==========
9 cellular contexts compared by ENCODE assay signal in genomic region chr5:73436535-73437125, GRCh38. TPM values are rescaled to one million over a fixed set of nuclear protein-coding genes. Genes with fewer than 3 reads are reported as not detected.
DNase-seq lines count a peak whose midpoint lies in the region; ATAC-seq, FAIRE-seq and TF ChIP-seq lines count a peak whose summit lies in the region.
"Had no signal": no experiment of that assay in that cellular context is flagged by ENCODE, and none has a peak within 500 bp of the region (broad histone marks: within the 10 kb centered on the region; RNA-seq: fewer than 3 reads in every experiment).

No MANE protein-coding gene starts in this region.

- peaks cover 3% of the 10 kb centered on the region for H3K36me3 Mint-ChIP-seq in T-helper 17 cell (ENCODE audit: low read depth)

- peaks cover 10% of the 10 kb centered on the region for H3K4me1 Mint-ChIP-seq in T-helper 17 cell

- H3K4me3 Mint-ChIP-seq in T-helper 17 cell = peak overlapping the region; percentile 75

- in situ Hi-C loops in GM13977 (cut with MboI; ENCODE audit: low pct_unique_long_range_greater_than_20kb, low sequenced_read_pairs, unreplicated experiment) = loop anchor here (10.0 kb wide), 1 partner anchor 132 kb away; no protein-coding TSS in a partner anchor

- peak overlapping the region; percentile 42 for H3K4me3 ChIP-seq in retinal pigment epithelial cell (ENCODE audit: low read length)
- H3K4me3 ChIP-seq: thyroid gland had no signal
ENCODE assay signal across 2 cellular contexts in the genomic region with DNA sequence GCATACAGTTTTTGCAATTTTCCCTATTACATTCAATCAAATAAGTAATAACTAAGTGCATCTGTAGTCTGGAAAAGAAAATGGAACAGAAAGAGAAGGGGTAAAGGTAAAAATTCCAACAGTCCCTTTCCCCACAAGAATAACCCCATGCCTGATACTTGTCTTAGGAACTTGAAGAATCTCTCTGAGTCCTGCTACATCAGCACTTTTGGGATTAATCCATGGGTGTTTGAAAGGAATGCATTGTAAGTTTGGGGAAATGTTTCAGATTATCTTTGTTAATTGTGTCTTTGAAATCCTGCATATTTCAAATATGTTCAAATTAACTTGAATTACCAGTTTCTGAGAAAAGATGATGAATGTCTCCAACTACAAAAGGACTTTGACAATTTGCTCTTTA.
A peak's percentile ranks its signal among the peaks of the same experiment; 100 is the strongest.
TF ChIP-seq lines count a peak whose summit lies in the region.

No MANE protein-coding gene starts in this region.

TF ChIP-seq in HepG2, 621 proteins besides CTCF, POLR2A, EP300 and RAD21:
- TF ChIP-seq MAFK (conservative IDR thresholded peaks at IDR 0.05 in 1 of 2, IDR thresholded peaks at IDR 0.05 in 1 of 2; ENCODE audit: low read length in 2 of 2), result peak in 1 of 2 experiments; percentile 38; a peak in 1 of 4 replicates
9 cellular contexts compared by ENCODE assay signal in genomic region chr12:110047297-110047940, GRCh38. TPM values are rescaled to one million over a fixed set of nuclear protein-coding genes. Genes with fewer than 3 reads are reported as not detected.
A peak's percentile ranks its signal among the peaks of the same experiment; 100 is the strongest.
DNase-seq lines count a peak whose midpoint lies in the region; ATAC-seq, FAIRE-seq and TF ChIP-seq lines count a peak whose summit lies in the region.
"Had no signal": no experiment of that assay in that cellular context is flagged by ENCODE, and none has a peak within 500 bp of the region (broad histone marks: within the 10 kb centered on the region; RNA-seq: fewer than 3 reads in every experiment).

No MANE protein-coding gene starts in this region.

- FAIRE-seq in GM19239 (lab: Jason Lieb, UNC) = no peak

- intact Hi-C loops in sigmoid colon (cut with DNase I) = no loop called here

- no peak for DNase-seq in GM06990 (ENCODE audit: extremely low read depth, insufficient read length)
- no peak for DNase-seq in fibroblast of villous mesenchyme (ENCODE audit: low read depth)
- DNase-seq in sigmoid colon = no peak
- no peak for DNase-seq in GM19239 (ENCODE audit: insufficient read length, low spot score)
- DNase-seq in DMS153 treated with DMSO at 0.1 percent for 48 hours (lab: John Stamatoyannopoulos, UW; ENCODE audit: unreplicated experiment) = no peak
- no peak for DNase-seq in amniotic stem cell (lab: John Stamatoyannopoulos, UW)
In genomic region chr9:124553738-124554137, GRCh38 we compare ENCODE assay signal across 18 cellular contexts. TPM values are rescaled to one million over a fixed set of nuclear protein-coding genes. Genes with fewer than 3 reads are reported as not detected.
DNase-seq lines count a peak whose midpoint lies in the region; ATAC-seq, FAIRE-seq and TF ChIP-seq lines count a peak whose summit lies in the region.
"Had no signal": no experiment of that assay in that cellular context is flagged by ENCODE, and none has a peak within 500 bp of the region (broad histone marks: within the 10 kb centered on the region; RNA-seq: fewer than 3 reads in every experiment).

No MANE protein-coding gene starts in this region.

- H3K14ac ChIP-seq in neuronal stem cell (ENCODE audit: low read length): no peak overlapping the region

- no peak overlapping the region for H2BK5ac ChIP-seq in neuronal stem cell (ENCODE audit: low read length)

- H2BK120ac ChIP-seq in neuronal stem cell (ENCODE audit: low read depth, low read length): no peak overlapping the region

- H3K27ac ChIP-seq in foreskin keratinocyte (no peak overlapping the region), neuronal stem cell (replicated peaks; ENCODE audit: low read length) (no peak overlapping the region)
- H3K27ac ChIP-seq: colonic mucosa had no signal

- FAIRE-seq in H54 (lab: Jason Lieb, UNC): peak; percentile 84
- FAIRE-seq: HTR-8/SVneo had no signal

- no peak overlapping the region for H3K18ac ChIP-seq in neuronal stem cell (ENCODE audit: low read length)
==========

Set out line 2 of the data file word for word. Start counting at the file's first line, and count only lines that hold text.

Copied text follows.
DNase-seq lines count a peak whose midpoint lies in the region; ATAC-seq, FAIRE-seq and TF ChIP-seq lines count a peak whose summit lies in the region.